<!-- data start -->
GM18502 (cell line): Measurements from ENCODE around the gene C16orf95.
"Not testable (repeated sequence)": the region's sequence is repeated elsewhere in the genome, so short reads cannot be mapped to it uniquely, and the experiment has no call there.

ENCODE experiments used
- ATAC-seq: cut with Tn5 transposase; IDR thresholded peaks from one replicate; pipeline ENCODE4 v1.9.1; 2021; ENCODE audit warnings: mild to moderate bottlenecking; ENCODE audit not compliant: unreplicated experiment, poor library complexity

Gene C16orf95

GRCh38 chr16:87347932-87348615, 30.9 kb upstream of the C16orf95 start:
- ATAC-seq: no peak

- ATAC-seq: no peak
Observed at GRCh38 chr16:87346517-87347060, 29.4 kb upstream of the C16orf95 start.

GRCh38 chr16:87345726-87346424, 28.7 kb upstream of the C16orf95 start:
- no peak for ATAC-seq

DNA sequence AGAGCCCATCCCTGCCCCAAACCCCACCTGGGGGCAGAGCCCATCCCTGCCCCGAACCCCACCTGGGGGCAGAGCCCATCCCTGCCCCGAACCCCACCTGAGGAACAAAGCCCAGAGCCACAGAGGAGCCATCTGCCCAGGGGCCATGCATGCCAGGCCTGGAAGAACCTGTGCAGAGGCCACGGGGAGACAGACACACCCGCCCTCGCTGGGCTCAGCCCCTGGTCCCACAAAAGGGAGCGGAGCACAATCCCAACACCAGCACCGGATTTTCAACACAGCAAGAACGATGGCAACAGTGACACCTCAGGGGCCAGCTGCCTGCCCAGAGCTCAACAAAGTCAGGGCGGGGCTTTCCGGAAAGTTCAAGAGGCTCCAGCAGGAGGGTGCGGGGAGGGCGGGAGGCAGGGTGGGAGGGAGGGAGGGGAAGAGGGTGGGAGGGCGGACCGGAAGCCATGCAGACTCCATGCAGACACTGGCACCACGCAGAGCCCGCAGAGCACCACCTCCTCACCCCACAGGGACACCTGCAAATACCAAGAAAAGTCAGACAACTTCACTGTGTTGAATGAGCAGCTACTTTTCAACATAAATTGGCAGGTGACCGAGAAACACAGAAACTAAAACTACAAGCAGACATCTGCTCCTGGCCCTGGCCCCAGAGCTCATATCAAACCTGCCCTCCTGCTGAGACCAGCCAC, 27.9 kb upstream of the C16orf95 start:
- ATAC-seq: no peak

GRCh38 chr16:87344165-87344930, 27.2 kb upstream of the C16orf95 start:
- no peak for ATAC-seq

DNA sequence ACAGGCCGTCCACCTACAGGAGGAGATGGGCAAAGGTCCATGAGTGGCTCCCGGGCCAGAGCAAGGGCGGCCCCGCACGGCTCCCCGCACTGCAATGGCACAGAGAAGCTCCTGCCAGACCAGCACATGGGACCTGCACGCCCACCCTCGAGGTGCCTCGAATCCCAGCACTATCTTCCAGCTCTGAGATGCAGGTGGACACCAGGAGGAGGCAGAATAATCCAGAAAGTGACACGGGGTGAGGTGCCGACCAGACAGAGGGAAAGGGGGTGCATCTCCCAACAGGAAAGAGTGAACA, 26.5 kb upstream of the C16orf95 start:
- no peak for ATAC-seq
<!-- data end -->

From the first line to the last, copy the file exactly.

GM18502 (cell line): Measurements from ENCODE around the gene C16orf95.
"Not testable (repeated sequence)": the region's sequence is repeated elsewhere in the genome, so short reads cannot be mapped to it uniquely, and the experiment has no call there.

ENCODE experiments used
- ATAC-seq: cut with Tn5 transposase; IDR thresholded peaks from one replicate; pipeline ENCODE4 v1.9.1; 2021; ENCODE audit warnings: mild to moderate bottlenecking; ENCODE audit not compliant: unreplicated experiment, poor library complexity

Gene C16orf95

GRCh38 chr16:87347932-87348615, 30.9 kb upstream of the C16orf95 start:
- ATAC-seq: no peak

- ATAC-seq: no peak
Observed at GRCh38 chr16:87346517-87347060, 29.4 kb upstream of the C16orf95 start.

GRCh38 chr16:87345726-87346424, 28.7 kb upstream of the C16orf95 start:
- no peak for ATAC-seq

DNA sequence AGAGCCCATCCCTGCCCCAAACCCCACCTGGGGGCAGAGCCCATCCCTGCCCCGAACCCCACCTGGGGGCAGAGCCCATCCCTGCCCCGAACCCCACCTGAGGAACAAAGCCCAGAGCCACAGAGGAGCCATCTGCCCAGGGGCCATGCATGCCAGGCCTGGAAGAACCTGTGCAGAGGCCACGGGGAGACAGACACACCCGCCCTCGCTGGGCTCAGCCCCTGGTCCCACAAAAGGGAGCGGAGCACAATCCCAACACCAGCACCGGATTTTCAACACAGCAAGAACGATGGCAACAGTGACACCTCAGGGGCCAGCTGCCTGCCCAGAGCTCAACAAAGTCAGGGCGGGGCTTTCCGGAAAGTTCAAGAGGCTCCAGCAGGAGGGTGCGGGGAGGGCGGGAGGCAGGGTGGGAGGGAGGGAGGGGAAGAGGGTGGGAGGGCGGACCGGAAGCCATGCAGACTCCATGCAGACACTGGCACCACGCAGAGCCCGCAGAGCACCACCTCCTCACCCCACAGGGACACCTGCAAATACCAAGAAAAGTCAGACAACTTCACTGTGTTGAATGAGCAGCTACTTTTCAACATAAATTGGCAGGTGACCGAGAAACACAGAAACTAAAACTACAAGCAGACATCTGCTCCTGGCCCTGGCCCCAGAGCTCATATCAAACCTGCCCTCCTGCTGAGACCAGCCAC, 27.9 kb upstream of the C16orf95 start:
- ATAC-seq: no peak

GRCh38 chr16:87344165-87344930, 27.2 kb upstream of the C16orf95 start:
- no peak for ATAC-seq

DNA sequence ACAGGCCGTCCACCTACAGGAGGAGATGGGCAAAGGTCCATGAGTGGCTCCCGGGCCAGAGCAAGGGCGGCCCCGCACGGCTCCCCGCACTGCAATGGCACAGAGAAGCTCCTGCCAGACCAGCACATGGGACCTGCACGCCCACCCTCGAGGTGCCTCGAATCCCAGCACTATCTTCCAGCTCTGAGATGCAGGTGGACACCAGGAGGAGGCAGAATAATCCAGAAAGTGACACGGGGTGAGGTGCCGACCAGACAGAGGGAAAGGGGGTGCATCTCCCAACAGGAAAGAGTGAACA, 26.5 kb upstream of the C16orf95 start:
- no peak for ATAC-seq